Black & Decker DustBuster
The Black & Decker DustBuster (now stylized as DUSTBUSTER) is a cordless vacuum cleaner that was introduced in January 1979.
Mark Proett and Carroll Gantz are listed as the inventors on the utility and design patents, respectively, assigned to Black & Decker for a cordless vacuum cleaner. Mark Proett was an engineer whose utility patent was for B&D's Model 9321 cordless vacuum cleaner, called the Spot Vac, a component of the Mod 4 series of power tools (shrub trimmer, lantern, grass shear, drill, and Spot Vac), all powered by a single, rechargeable, and interchangeable 'energy pak' handle with batteries.
The design originated from the Apollo space mission, where NASA required a portable, self-contained drill capable of extracting core samples from the lunar surface. Black & Decker was tasked with the job, and developed a computer program to optimize the design of the drill's motor and ensure minimal power consumption. That computer program led to the development of a cordless miniature vacuum cleaner.
The Mod 4 series was introduced in 1974, but was generally not successful in the marketplace. However, in post-mortem consumer research, the Spot Vac was highly successful with women, who borrowed it from their husband's workbench in the basement to clean up minor spills in the kitchen and upstairs. This inspired the design of a new household product specifically for use upstairs by women. The product appearance was completely re-designed by Gantz's design patent, the first design patent ever filed by B&D, renamed the Dustbuster, and introduced in January 1979 as a household product, not a power tool. Gantz was Manager of the Black & Decker United States Consumer Power Tool Division's Industrial Design Department at the time. Over a million Dustbusters were sold in its first year, four times that of the traditional handheld vacuum market and its success enabled B&D to establish a new Household Products Division, which in 1983, acquired and merged with General Electric Housewares Operations in Bridgeport, CT. By 1985, B&D had the lion's share of cordless vacuum cleaner market and the Dustbuster sold 7 million units annually.[clarification needed] It also came in 110 volts with an attachable hose and tools.[clarification needed] The device used suction power to pick up fine dirt and debris including pet hair.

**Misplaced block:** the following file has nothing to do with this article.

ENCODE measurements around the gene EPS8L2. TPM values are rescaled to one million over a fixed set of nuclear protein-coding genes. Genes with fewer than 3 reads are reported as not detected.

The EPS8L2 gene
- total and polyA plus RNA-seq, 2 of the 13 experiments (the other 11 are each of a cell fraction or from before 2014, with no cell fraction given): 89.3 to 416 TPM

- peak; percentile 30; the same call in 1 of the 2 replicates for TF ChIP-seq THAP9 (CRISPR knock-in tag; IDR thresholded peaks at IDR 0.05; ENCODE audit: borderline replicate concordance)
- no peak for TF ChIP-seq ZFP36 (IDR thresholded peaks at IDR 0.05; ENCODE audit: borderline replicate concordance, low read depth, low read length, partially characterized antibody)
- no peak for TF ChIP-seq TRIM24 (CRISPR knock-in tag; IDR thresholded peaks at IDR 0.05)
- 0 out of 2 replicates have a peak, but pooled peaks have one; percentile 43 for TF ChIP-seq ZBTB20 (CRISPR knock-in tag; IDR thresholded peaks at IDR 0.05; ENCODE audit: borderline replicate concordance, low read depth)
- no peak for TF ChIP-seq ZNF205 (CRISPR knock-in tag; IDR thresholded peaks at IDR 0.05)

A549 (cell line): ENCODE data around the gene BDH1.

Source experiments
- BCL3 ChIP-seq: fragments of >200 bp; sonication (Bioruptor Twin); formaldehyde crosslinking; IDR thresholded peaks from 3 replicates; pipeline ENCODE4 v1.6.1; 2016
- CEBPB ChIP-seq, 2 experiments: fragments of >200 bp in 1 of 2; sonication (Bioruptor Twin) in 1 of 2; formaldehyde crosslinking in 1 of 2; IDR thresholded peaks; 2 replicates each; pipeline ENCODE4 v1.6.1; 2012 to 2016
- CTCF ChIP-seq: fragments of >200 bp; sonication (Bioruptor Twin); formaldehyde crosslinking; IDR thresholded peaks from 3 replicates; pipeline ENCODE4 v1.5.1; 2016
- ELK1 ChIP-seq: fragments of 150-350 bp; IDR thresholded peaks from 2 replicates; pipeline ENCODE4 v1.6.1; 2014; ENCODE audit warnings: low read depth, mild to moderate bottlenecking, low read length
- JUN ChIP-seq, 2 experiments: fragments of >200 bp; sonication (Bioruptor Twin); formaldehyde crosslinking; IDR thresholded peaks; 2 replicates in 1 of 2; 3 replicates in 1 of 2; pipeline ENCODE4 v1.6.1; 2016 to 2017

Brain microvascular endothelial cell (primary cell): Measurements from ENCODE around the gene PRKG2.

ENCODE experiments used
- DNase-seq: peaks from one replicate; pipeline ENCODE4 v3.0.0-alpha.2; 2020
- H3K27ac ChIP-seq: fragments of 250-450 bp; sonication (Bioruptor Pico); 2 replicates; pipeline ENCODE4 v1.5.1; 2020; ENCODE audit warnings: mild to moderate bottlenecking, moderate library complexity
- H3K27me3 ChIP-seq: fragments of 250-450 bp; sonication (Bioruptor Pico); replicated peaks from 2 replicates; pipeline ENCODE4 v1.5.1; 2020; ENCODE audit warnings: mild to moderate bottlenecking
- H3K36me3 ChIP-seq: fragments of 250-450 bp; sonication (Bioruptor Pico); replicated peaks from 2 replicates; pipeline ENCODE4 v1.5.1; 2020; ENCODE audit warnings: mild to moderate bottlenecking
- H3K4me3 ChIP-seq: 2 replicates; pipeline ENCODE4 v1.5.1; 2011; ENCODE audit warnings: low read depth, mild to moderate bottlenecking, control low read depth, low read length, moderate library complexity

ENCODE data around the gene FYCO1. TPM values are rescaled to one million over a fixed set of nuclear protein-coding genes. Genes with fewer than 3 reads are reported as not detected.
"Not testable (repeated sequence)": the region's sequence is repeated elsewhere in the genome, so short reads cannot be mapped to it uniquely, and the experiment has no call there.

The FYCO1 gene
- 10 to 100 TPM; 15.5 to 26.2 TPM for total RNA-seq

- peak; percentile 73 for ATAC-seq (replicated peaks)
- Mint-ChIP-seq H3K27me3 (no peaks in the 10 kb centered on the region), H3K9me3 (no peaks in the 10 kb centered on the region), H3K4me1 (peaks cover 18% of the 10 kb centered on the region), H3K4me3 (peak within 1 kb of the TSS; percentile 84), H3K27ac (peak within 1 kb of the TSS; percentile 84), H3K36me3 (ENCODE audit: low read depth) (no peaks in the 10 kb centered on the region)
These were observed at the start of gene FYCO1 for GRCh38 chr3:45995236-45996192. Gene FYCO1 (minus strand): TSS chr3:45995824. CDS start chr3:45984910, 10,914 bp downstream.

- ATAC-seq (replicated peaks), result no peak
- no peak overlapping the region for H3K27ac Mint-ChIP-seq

The product has been redesigned several times, and as of 2016 Black and Decker still used the name in its handheld vacuum products. In 1995, the Smithsonian acquired a 1979 Dustbuster and placed it in their electrical collection at the National Museum of American History. By this time, it is estimated that over 100 million "Dustbusters" had been sold. "Dustbuster" has become a genericized trademark for handheld vacuum cleaner in some parts of the world, due to its success as a design, and worldwide recognition. In 2009, The original 1979 Dustbuster was selected and published as a detailed "Catalyst" case study by the Industrial Designers Society of America (IDSA) to illustrate the power of design to achieve commercial success and to effect positive change in the marketplace.
- US 4011624
- U.S. Patent D257,661
- NASA (1981). Spinoff (PDF). Washington, DC: U.S. Government Printing Office.
- Carroll Gantz; Victoria Kasuba Matranga (2005). Design Chronicles: Significant Mass-produced Designs of the 20th Century. Schiffer Pub. p. 53. ISBN 9780764322235. Retrieved 2009-01-04.
- "The Dustbuster: 1979". Industrial Designers Society of America. Archived from the original on 2013-09-08. Retrieved 2013-09-09.
- "Cordless Hand Vacuums from Black and Decker". Black and Decker. Archived from the original on 2008-12-22. Retrieved 2009-01-04.
- "Catalyst 2009 Case Studies," IDSA